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Economic impact of the war in Ukraine

12 April 2022

For more than two years, the pandemic has been putting increased pressure on global supply chains, and since the end of February, the invasion of Ukraine by the Russian army has added to this tension. Overview: 

 

This war, which is challenging the economic order of the last decades and its effects on the Ukrainian territory, coupled with the international sanctions against Russia, are causing disruptions with global consequences 

Several major international organizations such as the IMF or the UN, via the World Food Programme, have warned that this conflict would eventually have a major impact on the world economy. 

 

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Why do commodity prices keep rising?  

The war in Ukraine is further exacerbating the disruptions we were already experiencing with regard to international trade. This conflict is fueling the imbalance between supply and demand for raw materials, while increasing market volatility. This inflationary context is already translating into rapidly rising prices in several industries, starting with oil.  

 

 

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Russia is the world's largest exporter of grain and fertilizer 

 

Russia is a major exporter of raw materials in general and the world's largest exporter of grain and fertilizer. A slowdown in its agricultural exports could have an impact on prices. Note, for example, that wheat reached US$12 per bushel in March, which is the highest it has been since 2008.  Agriculture and Agri-Food Canada expects global wheat production and exports to reach historic lows for the crop year ending July 31.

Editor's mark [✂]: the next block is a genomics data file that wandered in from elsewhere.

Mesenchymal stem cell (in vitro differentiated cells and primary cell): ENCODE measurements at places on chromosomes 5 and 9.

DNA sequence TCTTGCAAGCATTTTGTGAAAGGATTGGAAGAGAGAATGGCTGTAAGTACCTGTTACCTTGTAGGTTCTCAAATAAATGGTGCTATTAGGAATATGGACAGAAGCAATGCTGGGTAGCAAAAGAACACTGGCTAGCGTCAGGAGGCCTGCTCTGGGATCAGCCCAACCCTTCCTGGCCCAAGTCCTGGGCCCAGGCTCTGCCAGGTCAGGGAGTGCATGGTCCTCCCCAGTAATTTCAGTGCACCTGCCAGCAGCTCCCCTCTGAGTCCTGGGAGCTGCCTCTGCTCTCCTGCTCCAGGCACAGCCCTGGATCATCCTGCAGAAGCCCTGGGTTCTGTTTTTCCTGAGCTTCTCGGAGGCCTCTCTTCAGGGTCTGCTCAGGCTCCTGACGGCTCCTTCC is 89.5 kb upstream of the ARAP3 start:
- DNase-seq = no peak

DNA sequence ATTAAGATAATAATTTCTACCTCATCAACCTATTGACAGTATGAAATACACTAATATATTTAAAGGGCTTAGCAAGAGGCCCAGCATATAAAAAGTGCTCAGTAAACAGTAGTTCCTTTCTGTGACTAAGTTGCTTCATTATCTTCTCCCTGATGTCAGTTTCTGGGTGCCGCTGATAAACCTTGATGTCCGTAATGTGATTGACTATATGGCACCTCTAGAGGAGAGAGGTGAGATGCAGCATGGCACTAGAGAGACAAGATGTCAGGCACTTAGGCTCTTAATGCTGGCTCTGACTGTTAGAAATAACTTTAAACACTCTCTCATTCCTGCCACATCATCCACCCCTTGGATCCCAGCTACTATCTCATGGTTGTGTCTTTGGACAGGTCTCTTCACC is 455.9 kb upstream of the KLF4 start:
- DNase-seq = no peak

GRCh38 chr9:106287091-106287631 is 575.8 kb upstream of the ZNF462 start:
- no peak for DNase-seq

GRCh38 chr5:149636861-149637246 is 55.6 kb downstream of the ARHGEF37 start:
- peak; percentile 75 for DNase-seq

Despite this, Canada—the world's seventh largest producer—remains a leader in wheat production and could potentially export a portion of its grain to make up for what is unavailable on world markets.1

 

Russia is also one of the world's largest exporters of industrial metals. The country supplies about 40% of the world’s palladium and 30% of its titanium. Nickel, steel, aluminum, wood and coal are also among the country's largest exports. 

 

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Russia is one of the world’s largest exporters of industrial metals    

 

 

Ukraine, for its part, is also a major exporter of agricultural products, metals, machinery and automotive parts.   

Raw materials from both countries are used in the production of a multitude of products around the world. As a result, few sectors of activity are immune to the tension that the shortage of materials and raw materials puts on prices.2  

Canada, however, is well positioned in many of these sectors and should therefore benefit overall from higher export prices.   

 

Threat of shock to the energy market  

The Russian offensive had an immediate impact on the cost of energy, particularly with regard to the price of gas and oil. Russia produces more than 20% of the world's gas and 15% of its oil.3 The price of a barrel of Brent crude oil continues to rise and prices are likely to remain high throughout the year.   

  

Where gas is concerned, it should be noted that 40% of natural gas consumed in Europe comes from Russia, and one third of the supply comes through Ukraine. The energy supply is therefore at risk for the European continent, due to a possible suspension of supply by Russia, in retaliation for the economic sanctions.4

Vladimir Putin has announced that, as of April 1, buyers will have to pay for natural gas deliveries from their bank accounts in rubles, threatening to cancel existing contracts if they refuse.5